Tax advice for the self-employed

On Behalf of | Oct 12, 2015 | Tax Crimes

When it comes to taxes, individuals who are self-employed often have a lot of questions and concerns. An individual who is classified as an employee of a company is likely aware that taxes are withheld from each paycheck, however, an employer picks up half of the tax-related costs to fund programs like Social Security and Medicare. For a self-employed individual, he or she is 100 percent responsible for paying these tax costs.

Self-employment tax laws require that individuals who are classified as being self-employed pay taxes via “quarterly estimated tax payments.” Like most tax-related matters, the actual process of calculating how much tax one owes can be confusing and rather complex. It’s wise, therefore, that self-employed individuals consult with a legal tax professional who can answer questions and provide guidance and advice in the event an individual believes that he or she erred on past tax returns.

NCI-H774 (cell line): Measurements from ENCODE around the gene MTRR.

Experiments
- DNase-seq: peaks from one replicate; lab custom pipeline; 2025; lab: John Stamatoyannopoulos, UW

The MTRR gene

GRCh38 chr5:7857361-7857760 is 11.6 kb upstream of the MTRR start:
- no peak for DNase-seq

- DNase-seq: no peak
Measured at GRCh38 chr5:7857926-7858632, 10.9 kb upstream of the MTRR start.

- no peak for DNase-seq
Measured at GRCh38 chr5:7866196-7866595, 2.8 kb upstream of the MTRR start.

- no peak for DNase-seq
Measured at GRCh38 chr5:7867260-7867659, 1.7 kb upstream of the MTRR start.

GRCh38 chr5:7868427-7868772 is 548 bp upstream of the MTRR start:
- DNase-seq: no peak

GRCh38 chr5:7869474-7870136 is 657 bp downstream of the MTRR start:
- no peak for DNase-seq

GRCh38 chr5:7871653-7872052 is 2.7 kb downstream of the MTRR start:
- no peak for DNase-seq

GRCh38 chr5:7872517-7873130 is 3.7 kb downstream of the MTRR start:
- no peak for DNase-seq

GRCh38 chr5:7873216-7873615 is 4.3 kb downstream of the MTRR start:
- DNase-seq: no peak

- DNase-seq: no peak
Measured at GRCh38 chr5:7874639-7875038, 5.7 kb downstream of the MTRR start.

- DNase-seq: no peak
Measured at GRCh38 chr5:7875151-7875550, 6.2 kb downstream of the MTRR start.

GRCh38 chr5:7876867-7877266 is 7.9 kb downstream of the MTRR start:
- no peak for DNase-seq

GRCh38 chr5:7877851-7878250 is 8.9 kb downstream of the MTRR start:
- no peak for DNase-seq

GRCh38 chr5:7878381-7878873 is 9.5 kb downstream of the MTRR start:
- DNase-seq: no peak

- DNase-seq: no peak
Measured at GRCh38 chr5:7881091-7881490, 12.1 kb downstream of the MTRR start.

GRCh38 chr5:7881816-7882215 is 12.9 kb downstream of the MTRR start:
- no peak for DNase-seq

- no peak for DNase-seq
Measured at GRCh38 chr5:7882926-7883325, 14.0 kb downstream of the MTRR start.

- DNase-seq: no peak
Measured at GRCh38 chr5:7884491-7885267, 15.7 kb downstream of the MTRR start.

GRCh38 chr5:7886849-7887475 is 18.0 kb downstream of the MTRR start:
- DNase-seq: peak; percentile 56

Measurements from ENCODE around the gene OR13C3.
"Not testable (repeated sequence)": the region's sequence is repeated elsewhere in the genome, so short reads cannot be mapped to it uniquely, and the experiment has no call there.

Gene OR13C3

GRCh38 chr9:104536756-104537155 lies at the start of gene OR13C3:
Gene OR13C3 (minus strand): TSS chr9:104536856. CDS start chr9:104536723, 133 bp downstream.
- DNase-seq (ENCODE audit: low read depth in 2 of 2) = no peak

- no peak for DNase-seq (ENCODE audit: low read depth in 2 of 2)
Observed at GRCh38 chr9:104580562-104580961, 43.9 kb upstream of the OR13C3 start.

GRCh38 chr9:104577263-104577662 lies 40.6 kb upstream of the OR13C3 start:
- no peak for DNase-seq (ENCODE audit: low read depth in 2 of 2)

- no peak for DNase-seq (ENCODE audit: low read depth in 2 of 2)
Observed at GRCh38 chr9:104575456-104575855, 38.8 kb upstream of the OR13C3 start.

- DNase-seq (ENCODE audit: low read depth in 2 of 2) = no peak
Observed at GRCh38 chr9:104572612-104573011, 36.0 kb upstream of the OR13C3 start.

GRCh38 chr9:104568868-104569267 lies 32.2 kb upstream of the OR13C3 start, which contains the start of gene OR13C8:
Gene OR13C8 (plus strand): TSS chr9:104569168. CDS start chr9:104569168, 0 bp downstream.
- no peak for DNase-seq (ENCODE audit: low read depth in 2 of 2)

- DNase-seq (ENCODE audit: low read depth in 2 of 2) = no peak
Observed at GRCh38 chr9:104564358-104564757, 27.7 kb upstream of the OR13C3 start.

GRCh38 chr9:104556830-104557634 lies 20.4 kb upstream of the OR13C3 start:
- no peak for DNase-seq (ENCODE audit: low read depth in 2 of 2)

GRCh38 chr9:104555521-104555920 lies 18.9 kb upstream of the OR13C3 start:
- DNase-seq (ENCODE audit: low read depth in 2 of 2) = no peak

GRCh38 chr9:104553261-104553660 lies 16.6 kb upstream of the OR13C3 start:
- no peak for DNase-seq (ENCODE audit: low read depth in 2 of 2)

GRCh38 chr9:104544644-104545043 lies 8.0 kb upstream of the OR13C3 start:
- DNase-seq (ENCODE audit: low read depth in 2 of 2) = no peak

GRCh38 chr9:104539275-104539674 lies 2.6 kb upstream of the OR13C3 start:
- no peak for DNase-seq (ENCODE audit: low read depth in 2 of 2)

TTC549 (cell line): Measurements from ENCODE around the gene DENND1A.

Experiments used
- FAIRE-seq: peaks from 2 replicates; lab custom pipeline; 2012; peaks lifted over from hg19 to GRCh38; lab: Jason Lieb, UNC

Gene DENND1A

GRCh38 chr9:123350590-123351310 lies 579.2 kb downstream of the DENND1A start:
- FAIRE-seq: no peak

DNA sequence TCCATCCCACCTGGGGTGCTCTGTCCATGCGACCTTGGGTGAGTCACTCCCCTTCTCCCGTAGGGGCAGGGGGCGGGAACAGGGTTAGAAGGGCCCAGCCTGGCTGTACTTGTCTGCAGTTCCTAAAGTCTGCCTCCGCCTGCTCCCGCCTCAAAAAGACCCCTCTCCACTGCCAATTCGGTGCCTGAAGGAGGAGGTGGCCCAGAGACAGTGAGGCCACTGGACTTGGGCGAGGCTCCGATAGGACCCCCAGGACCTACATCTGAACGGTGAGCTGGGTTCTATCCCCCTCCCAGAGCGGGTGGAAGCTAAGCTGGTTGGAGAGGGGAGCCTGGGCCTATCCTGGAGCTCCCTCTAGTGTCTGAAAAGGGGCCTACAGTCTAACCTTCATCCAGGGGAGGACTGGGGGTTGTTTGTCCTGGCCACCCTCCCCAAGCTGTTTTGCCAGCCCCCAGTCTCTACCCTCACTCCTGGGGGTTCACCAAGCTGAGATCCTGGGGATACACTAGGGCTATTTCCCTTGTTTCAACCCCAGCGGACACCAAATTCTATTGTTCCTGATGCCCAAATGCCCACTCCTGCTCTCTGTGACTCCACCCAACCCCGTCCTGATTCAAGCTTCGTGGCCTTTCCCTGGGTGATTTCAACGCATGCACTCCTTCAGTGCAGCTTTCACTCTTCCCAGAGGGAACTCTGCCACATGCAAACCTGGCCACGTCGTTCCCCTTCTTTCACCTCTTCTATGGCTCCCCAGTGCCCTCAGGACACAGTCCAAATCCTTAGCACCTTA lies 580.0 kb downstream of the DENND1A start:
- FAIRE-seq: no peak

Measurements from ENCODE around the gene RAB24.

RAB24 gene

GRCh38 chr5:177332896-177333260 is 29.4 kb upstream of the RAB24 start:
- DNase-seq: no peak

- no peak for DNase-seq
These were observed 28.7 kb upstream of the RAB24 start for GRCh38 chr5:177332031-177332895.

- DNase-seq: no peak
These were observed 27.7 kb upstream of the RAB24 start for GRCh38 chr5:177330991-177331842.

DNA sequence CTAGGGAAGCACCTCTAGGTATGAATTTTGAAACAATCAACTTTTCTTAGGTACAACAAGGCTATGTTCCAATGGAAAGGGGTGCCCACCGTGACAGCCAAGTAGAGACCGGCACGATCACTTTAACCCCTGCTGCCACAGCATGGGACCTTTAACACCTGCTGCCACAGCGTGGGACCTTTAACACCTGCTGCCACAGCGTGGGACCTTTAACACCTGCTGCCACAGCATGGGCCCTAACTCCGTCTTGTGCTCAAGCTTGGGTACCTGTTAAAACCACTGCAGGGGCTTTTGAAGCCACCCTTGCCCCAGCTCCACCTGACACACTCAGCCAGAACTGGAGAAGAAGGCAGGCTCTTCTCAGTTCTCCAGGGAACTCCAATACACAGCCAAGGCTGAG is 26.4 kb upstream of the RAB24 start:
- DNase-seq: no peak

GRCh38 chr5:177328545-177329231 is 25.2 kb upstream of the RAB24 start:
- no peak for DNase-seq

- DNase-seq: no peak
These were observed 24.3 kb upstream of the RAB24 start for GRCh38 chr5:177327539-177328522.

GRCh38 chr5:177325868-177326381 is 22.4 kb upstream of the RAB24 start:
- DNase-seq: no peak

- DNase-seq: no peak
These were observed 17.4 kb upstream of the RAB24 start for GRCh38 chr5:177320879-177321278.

Along with having to pay many of the taxes that individuals who are not self-employed likely don’t pay much attention to, a self-employed individual must also ensure that he or she is taking full advantage of certain tax credits. For example, an individual may get a tax credit for paying in to Social Security as well as taxes related to Medicare. Additionally, there are cases where a self-employed individual can avoid paying capital gains taxes.

A self-employed individual must, however, be careful not to get carried away with taking tax credits and other business-related deductions as doing so could raise a red flag to the IRS and result in an individual incurring fines and penalties. In some cases, an individual’s creative tax preparation skills may even result in criminal charges of tax evasion or tax fraud.

For these reasons, it’s always wise to consult with a tax attorney who handles a wide array of tax matters and can answer questions and help ensure a self-employed individual is tax compliant.

Source: MartketWatch, “Self employed? Prepare to pay up,” Bill Bischoff, Aug. 22, 2015